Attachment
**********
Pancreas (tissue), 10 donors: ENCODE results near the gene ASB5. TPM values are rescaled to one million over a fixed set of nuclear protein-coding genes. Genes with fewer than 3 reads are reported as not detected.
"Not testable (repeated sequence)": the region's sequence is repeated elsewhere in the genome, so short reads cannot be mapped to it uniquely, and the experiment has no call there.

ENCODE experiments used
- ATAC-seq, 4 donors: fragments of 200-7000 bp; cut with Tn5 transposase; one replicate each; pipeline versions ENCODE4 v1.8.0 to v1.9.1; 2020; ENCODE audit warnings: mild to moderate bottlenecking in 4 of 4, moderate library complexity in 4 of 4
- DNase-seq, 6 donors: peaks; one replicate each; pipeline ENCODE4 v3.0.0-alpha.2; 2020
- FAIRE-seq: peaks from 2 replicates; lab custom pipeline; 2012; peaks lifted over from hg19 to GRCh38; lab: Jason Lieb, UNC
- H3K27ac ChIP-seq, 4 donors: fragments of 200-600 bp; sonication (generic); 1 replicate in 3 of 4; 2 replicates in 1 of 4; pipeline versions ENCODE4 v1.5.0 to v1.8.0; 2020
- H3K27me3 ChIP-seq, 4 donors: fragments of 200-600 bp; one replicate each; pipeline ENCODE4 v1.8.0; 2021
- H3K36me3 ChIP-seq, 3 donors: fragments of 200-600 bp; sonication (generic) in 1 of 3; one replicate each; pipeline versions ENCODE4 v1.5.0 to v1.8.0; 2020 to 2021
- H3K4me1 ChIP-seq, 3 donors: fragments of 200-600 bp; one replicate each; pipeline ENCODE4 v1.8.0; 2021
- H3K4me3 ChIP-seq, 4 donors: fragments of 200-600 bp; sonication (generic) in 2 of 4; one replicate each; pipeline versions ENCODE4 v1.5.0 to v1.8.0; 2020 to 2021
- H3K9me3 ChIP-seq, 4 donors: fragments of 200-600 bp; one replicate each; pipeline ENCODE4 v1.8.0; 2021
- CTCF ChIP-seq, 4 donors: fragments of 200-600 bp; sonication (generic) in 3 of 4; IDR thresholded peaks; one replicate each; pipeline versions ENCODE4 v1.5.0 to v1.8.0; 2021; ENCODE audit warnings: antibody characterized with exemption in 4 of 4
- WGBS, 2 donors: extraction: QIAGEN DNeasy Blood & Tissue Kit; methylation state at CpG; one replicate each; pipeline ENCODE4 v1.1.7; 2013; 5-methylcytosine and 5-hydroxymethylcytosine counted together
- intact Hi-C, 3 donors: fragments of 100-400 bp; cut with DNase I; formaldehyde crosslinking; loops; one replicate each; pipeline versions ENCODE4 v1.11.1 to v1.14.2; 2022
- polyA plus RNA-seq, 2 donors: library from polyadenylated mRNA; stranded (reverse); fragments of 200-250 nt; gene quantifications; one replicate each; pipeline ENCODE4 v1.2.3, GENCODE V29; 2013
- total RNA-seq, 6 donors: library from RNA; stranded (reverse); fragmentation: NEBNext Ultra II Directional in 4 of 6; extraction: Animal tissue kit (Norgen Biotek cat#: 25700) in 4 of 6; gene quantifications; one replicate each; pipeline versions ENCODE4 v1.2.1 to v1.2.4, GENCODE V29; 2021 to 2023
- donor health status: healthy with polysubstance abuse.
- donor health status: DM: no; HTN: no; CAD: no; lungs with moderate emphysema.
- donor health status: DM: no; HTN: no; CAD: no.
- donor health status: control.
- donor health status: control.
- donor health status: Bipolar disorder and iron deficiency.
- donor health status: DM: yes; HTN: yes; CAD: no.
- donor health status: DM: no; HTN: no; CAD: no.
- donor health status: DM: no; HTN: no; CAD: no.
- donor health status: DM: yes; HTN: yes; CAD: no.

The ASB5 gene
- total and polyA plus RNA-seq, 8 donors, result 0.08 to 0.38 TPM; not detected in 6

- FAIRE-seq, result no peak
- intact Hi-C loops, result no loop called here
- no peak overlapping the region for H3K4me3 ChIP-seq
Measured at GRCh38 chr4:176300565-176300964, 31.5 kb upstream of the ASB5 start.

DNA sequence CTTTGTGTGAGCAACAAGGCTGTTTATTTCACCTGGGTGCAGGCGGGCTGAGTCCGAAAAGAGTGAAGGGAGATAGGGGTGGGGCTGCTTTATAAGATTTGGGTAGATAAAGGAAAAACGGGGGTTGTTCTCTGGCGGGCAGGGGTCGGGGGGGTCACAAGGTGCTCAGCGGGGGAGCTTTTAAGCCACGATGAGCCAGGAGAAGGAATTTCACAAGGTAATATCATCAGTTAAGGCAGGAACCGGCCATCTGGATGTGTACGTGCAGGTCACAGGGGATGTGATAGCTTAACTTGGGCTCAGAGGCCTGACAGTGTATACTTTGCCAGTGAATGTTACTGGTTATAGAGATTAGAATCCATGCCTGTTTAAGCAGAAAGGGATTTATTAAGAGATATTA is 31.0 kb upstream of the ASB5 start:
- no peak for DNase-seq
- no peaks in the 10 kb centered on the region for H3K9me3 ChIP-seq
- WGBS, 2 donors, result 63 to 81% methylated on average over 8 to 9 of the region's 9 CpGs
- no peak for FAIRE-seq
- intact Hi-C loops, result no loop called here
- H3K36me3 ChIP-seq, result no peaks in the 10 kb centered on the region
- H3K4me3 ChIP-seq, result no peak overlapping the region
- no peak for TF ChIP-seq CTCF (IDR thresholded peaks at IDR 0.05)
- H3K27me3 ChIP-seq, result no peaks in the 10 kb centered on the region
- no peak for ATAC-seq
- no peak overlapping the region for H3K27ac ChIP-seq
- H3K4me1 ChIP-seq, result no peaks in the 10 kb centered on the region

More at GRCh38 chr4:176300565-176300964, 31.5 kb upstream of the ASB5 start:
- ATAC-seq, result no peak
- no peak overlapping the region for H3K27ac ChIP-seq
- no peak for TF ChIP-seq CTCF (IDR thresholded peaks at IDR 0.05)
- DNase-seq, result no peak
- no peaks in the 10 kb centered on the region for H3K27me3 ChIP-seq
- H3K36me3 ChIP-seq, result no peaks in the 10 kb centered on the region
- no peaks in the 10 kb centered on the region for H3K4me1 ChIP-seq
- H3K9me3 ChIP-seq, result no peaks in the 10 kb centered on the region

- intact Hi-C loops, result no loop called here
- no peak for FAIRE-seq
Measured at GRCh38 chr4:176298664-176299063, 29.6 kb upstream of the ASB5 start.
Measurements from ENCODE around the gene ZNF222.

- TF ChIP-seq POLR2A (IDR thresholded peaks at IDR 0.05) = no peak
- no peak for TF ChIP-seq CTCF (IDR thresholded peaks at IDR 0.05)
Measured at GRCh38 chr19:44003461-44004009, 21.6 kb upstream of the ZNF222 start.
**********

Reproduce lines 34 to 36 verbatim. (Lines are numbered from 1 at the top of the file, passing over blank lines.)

DNA sequence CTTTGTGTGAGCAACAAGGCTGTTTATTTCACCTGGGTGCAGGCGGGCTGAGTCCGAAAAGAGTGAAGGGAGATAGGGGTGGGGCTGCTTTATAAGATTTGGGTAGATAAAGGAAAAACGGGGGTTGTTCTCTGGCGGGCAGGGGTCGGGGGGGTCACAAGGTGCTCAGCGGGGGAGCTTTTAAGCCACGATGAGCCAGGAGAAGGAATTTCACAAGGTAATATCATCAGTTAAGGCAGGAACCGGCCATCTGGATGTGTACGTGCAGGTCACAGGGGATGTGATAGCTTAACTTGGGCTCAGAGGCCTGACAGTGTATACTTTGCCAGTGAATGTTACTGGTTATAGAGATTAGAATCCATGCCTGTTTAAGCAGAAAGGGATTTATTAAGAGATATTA is 31.0 kb upstream of the ASB5 start:
- no peak for DNase-seq
- no peaks in the 10 kb centered on the region for H3K9me3 ChIP-seq